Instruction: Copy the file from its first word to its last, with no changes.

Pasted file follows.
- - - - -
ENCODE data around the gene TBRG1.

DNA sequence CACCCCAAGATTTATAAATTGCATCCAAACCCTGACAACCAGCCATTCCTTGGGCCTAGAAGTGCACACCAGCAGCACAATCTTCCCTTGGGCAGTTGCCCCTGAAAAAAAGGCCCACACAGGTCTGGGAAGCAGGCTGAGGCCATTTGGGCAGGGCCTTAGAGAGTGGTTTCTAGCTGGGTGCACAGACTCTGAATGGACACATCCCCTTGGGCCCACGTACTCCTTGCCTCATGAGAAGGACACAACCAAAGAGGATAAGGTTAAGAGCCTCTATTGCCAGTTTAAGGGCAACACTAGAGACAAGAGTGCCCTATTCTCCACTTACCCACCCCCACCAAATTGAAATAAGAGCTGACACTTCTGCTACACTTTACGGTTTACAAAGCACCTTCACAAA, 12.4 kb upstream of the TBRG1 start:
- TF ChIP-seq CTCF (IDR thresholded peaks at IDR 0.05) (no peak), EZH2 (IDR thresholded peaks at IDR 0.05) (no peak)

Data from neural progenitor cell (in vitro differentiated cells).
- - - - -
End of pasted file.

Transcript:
ENCODE data around the gene TBRG1.

DNA sequence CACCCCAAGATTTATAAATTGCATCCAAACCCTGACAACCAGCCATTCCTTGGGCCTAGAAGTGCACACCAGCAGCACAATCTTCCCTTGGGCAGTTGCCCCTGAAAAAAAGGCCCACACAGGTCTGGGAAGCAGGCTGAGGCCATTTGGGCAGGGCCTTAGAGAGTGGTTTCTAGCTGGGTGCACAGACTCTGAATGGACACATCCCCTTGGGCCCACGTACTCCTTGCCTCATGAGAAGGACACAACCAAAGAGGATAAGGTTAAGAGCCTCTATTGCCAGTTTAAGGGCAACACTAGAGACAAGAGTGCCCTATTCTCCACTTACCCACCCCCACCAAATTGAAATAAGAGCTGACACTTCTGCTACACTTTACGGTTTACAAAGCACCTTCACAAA, 12.4 kb upstream of the TBRG1 start:
- TF ChIP-seq CTCF (IDR thresholded peaks at IDR 0.05) (no peak), EZH2 (IDR thresholded peaks at IDR 0.05) (no peak)

Data from neural progenitor cell (in vitro differentiated cells).